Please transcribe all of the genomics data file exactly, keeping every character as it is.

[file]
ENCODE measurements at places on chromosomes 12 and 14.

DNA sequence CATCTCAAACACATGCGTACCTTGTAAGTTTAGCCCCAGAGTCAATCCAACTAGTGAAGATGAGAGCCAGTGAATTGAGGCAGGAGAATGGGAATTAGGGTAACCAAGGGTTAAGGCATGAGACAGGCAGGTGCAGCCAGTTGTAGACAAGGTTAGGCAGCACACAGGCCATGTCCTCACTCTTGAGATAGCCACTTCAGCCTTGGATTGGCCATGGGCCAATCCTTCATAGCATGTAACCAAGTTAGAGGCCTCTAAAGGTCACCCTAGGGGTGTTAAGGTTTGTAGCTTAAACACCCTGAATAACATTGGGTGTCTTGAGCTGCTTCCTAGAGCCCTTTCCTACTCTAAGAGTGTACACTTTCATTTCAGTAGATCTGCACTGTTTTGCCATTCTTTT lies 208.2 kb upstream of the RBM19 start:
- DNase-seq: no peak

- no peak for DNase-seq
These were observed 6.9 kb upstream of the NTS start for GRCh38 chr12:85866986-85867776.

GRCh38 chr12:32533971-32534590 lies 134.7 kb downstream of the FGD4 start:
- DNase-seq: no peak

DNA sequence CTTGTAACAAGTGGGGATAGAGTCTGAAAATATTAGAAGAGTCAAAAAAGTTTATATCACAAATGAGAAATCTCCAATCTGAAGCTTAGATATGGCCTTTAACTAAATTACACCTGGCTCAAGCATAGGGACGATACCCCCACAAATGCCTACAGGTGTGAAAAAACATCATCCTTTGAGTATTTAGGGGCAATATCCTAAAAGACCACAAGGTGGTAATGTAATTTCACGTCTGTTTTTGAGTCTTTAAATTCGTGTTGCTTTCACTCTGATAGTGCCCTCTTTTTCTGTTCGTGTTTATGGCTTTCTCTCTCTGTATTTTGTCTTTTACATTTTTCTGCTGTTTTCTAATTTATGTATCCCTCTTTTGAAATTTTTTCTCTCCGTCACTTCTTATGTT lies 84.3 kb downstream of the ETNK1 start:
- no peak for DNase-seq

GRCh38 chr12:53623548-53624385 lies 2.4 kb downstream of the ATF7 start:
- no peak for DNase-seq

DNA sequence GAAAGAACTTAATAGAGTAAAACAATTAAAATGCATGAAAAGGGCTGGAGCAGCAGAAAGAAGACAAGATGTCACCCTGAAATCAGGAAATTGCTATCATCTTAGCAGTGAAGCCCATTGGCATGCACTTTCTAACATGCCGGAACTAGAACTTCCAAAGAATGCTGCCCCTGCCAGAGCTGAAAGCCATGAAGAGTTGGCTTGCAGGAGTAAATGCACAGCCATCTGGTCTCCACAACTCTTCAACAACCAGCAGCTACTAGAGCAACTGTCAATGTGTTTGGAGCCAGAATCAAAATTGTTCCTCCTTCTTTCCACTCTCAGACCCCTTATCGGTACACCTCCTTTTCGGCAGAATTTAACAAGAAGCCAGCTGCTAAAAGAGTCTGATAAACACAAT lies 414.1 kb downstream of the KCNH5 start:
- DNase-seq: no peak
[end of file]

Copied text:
ENCODE measurements at places on chromosomes 12 and 14.

DNA sequence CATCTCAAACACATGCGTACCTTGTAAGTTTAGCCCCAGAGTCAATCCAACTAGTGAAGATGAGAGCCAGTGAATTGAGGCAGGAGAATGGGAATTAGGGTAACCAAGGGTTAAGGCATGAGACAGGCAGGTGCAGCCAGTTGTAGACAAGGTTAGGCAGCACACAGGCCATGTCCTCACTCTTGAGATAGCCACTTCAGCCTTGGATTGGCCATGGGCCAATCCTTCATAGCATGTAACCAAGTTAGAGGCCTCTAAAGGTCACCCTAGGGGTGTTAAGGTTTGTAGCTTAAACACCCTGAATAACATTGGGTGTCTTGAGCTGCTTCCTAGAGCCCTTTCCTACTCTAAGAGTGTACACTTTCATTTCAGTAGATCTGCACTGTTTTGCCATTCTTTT lies 208.2 kb upstream of the RBM19 start:
- DNase-seq: no peak

- no peak for DNase-seq
These were observed 6.9 kb upstream of the NTS start for GRCh38 chr12:85866986-85867776.

GRCh38 chr12:32533971-32534590 lies 134.7 kb downstream of the FGD4 start:
- DNase-seq: no peak

DNA sequence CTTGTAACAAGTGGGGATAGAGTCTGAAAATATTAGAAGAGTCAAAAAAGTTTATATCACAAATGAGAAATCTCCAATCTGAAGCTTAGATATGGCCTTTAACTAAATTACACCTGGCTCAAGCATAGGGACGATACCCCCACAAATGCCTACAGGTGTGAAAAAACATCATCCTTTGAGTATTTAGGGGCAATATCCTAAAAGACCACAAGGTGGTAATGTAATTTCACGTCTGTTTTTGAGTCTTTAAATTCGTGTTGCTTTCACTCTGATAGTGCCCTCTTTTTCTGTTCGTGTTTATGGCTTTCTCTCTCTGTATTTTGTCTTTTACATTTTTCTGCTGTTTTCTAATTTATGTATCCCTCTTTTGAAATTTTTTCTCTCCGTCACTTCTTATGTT lies 84.3 kb downstream of the ETNK1 start:
- no peak for DNase-seq

GRCh38 chr12:53623548-53624385 lies 2.4 kb downstream of the ATF7 start:
- no peak for DNase-seq

DNA sequence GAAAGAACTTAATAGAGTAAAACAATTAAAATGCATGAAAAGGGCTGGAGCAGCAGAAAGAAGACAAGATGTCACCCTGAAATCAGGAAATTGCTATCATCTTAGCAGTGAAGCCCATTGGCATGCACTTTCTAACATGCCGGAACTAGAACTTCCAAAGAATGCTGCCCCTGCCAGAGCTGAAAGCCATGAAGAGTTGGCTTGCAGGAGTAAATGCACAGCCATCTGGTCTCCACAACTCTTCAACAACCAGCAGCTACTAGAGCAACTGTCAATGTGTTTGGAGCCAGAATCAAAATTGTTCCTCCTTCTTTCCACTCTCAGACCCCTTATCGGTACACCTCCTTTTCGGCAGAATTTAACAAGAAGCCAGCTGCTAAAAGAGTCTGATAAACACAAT lies 414.1 kb downstream of the KCNH5 start:
- DNase-seq: no peak